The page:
Accordingly, it is an object of the present invention to provide a method for measuring the uncorrected field and to use this information to compensate for the gradient distortion.
It is another object of the invention to provide an improved method which uses NMR to measure the gradient response and which offers improved sensitivity.
It is a further object of the invention to provide an NMR method to measure the gradient response by monitoring the free-induction decay (FID) signal which reflects the entire integrated gradient history.
A method is provided for characterizing the spurious, time-dependent magnetic field gradient response and for compensating therefor. In accordance with the method a small sample object is placed away from the system isocenter where the gradient to be compensated in non-zero. A magnetic field gradient pulse is applied to the sample, followed by the application after a variable time of a 90° radio frequency pulse. The phase of the resulting free induction decay (FID) signal is monitored as a function of total time since the end of the gradient pulse. These data are related to the gradient impulse response and are fit to a set of (e.g., two or three) exponentials by regression techniques wherein an initial estimate is improved in one embodiment by chi-squared minimization of a Taylor's series expansion about the initial estimate point.
The features of the invention believed to be novel are set forth with particularity in the appended claims. The invention itself, however, both as to its organization and method of operation, together with further objects and advantages thereof, may best be understood by reference to the following description taken in conjunction with the accompanying drawings in which:
FIG. 1 depicts in block diagram form the major components of an exemplary MR system;
FIG. 2A shows in greater detail the conventional gradient amplifier and gradient coil chain;
FIG. 2B illustrates a gradient amplifier and coil chain in which in accordance with one embodiment of the invention a pre-emphasis filter precedes the gradient amplifier;
FIG. 3A depicts a sample positioned away from the isocenter of an MR system;
FIG. 3B depicts an exemplary pulse sequence in accordance with the invention for measuring the spurious component of a gradient pulse along one axis;
FIGS. 4A and 4B are similar to FIG. 3B and depict inventive pulse sequences suitable for measuring the spurious gradient response;
FIG. 5 is similar to FIG. 3B, but shows positive and negative gradient pulses;
FIG. 6 depicts a preferred embodiment of a pulse sequence for measuring the position of the sample and for measuring the spurious component of a gradient pulse along one axis;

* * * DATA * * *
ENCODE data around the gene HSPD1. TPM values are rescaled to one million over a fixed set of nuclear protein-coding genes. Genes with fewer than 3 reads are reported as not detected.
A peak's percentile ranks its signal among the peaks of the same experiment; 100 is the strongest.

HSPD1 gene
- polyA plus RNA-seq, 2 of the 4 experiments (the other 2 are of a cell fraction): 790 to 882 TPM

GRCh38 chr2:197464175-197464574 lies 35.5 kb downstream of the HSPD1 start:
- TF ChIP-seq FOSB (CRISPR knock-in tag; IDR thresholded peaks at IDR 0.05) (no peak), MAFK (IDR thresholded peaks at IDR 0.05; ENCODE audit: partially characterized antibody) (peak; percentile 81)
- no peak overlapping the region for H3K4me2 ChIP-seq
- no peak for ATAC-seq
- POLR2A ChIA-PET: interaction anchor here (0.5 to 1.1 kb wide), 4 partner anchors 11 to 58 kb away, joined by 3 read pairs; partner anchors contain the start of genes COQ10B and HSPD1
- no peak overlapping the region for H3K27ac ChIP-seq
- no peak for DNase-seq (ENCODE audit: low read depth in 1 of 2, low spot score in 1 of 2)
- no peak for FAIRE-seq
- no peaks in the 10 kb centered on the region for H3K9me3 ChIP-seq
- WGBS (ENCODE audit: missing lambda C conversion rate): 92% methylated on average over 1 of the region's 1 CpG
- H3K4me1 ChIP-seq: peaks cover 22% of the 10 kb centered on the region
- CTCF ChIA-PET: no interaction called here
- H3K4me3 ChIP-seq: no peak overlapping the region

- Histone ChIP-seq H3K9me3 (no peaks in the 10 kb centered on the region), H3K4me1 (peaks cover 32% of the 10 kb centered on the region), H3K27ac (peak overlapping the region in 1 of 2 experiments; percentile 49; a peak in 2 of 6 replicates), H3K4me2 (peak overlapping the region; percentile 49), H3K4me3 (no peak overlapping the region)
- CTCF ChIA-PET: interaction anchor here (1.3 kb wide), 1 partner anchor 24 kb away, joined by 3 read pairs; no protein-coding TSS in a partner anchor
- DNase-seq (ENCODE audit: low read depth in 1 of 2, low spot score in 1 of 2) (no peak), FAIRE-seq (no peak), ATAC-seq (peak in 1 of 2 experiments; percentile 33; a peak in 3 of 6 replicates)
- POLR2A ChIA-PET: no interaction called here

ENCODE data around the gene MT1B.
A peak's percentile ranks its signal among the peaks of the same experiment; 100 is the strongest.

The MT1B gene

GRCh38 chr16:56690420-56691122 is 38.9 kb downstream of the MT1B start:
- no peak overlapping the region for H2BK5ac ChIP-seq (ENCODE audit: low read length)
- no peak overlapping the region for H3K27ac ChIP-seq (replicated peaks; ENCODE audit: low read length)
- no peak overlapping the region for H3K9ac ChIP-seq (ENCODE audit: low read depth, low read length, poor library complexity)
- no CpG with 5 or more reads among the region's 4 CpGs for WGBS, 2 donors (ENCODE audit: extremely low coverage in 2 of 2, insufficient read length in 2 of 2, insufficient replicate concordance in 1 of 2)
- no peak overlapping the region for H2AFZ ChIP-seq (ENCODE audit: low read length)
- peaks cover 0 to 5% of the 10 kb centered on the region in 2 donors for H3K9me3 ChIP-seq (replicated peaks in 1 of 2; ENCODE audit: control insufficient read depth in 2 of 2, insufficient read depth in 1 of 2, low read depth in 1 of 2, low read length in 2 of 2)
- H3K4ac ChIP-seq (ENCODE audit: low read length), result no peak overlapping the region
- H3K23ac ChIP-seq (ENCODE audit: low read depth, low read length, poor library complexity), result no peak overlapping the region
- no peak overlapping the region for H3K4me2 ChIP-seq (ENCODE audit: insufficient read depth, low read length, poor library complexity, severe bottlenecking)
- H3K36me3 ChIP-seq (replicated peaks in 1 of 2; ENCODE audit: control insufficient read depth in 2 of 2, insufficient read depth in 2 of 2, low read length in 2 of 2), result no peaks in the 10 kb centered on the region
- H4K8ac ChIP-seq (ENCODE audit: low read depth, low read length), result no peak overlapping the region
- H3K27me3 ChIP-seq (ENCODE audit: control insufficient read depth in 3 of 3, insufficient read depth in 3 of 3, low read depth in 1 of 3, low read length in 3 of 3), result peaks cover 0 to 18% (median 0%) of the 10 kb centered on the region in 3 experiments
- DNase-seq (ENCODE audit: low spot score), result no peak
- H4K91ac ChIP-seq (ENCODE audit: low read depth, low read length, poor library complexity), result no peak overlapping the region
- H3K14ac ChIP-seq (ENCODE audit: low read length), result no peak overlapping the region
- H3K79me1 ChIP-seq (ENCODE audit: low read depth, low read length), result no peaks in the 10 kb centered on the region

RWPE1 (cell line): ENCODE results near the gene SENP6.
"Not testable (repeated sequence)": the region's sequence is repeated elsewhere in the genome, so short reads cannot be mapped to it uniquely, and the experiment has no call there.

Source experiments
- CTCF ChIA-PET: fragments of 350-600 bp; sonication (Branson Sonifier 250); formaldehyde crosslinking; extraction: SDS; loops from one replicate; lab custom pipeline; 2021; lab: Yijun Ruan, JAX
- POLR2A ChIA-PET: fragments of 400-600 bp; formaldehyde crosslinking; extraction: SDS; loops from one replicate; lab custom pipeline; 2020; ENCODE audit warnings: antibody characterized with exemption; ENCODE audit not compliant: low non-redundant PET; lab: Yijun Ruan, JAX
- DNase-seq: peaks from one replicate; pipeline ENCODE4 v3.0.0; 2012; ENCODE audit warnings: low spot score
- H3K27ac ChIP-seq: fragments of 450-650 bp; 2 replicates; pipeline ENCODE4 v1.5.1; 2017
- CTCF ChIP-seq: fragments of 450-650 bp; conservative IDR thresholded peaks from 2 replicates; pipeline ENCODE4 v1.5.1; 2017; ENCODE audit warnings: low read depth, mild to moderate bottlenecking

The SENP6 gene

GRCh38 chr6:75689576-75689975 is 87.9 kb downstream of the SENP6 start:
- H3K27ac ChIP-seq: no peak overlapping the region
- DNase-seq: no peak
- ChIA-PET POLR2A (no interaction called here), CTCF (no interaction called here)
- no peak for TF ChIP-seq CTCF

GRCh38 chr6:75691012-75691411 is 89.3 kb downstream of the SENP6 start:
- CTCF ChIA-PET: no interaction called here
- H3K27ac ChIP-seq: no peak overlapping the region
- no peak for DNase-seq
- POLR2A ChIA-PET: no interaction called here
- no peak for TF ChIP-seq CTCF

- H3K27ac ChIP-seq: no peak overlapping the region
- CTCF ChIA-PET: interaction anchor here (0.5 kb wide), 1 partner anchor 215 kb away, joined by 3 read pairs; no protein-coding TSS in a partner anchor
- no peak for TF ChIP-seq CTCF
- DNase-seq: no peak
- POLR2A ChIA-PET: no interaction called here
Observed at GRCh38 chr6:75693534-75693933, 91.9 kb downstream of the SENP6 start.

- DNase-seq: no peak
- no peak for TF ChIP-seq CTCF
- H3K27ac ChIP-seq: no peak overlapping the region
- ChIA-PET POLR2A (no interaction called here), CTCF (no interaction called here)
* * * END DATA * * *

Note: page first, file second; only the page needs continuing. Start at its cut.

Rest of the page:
FIGS. 7A-7C depict various data curves for performing a regression analysis; and
FIG. 8 depicts one exemplary embodiment of a pre-emphasis filter.
Referring first to FIG. 1, there is shown in block diagram form the major components of an exemplary MR system. It should be understood, however, that this is an exemplary embodiment of the apparatus and that in fact the invention is not apparatus dependent. The overall operation of the system is under the control of a host computer system generally designated 100 which includes a main computer 101 (such as a Data General MV4000). The computer has associated therewith an interface 102 through which a plurality of computer peripheral devices and other MR system components are coupled. Among the computer peripheral devices is a magnetic tape drive 104 which may be utilized under the direction of the main computer for archiving patient data and images to tape. Processed patient data may also be stored in an image disc storage device designated 110. An array processor 106 is utilized for pre-processing data and image construction. The function of image processor 108 is to provide interactive image display manipulation such as magnification, image comparison, and gray-scale adjustment. The computer system is provided with a means to store raw image data (i.e., before image construction) utilizing a disc data storage system designated 112. An operator console 116 is also coupled to the computer by means of interface 102 and provides the operator with the means to input data pertinent to a patient study as well as additional data necessary for proper MR system operation, such as initiating and terminating scans. The operator console may also be used to display images stored on discs or magnetic tape.